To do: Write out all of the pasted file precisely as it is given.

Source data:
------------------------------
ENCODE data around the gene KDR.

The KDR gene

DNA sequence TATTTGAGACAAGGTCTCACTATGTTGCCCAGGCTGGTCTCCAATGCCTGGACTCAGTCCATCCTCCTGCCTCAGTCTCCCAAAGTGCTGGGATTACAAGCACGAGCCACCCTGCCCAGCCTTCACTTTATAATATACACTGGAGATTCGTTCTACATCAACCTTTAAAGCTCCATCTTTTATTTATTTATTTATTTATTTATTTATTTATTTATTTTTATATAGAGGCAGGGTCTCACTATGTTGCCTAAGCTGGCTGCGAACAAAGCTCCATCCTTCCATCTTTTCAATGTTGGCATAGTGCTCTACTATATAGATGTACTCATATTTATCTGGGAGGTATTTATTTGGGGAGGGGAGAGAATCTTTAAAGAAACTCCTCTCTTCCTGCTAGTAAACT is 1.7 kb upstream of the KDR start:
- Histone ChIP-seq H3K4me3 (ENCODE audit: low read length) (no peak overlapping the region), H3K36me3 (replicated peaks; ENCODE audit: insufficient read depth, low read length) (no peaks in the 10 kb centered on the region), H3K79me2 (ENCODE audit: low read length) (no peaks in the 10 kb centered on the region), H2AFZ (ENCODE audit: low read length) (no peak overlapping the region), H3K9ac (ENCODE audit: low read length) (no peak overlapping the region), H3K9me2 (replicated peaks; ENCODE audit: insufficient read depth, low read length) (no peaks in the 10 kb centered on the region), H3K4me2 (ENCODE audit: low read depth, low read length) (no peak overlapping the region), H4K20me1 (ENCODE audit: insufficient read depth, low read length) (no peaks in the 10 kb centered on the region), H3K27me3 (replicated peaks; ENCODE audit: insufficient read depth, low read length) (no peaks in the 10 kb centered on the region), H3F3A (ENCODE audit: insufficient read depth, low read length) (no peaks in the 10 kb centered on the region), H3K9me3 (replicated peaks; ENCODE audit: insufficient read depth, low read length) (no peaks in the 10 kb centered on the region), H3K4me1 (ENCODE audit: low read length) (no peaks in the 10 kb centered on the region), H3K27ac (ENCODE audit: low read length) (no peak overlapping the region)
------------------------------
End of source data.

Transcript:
ENCODE data around the gene KDR.

The KDR gene

DNA sequence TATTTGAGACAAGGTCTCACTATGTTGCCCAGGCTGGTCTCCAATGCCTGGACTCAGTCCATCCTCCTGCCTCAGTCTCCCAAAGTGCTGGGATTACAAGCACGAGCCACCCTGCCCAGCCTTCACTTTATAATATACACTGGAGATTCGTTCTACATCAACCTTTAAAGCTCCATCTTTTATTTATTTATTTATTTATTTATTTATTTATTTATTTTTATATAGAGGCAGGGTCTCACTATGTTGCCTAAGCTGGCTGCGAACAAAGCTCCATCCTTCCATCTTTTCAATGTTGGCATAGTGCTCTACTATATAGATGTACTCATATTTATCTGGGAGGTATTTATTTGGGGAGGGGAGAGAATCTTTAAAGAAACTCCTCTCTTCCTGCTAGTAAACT is 1.7 kb upstream of the KDR start:
- Histone ChIP-seq H3K4me3 (ENCODE audit: low read length) (no peak overlapping the region), H3K36me3 (replicated peaks; ENCODE audit: insufficient read depth, low read length) (no peaks in the 10 kb centered on the region), H3K79me2 (ENCODE audit: low read length) (no peaks in the 10 kb centered on the region), H2AFZ (ENCODE audit: low read length) (no peak overlapping the region), H3K9ac (ENCODE audit: low read length) (no peak overlapping the region), H3K9me2 (replicated peaks; ENCODE audit: insufficient read depth, low read length) (no peaks in the 10 kb centered on the region), H3K4me2 (ENCODE audit: low read depth, low read length) (no peak overlapping the region), H4K20me1 (ENCODE audit: insufficient read depth, low read length) (no peaks in the 10 kb centered on the region), H3K27me3 (replicated peaks; ENCODE audit: insufficient read depth, low read length) (no peaks in the 10 kb centered on the region), H3F3A (ENCODE audit: insufficient read depth, low read length) (no peaks in the 10 kb centered on the region), H3K9me3 (replicated peaks; ENCODE audit: insufficient read depth, low read length) (no peaks in the 10 kb centered on the region), H3K4me1 (ENCODE audit: low read length) (no peaks in the 10 kb centered on the region), H3K27ac (ENCODE audit: low read length) (no peak overlapping the region)